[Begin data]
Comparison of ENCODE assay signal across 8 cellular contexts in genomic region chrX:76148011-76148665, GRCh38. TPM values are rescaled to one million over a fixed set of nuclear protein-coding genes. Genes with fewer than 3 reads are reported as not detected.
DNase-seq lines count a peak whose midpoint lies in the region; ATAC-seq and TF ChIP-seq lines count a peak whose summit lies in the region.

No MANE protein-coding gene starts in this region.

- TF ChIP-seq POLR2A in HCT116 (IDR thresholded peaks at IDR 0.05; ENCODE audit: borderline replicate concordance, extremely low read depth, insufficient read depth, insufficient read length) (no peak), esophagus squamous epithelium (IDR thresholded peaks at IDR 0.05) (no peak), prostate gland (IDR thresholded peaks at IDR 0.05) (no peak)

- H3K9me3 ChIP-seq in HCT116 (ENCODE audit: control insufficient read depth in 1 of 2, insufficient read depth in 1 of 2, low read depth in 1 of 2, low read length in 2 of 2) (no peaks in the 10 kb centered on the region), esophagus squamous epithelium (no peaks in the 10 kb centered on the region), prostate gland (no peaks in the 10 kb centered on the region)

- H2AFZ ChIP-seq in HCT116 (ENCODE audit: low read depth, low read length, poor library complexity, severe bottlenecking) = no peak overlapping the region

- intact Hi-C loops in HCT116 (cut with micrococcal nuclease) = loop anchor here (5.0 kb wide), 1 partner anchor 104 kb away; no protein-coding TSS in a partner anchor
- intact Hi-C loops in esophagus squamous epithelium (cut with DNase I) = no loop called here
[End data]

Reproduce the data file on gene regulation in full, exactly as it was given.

Comparison of ENCODE assay signal across 8 cellular contexts in genomic region chrX:76148011-76148665, GRCh38. TPM values are rescaled to one million over a fixed set of nuclear protein-coding genes. Genes with fewer than 3 reads are reported as not detected.
DNase-seq lines count a peak whose midpoint lies in the region; ATAC-seq and TF ChIP-seq lines count a peak whose summit lies in the region.

No MANE protein-coding gene starts in this region.

- TF ChIP-seq POLR2A in HCT116 (IDR thresholded peaks at IDR 0.05; ENCODE audit: borderline replicate concordance, extremely low read depth, insufficient read depth, insufficient read length) (no peak), esophagus squamous epithelium (IDR thresholded peaks at IDR 0.05) (no peak), prostate gland (IDR thresholded peaks at IDR 0.05) (no peak)

- H3K9me3 ChIP-seq in HCT116 (ENCODE audit: control insufficient read depth in 1 of 2, insufficient read depth in 1 of 2, low read depth in 1 of 2, low read length in 2 of 2) (no peaks in the 10 kb centered on the region), esophagus squamous epithelium (no peaks in the 10 kb centered on the region), prostate gland (no peaks in the 10 kb centered on the region)

- H2AFZ ChIP-seq in HCT116 (ENCODE audit: low read depth, low read length, poor library complexity, severe bottlenecking) = no peak overlapping the region

- intact Hi-C loops in HCT116 (cut with micrococcal nuclease) = loop anchor here (5.0 kb wide), 1 partner anchor 104 kb away; no protein-coding TSS in a partner anchor
- intact Hi-C loops in esophagus squamous epithelium (cut with DNase I) = no loop called here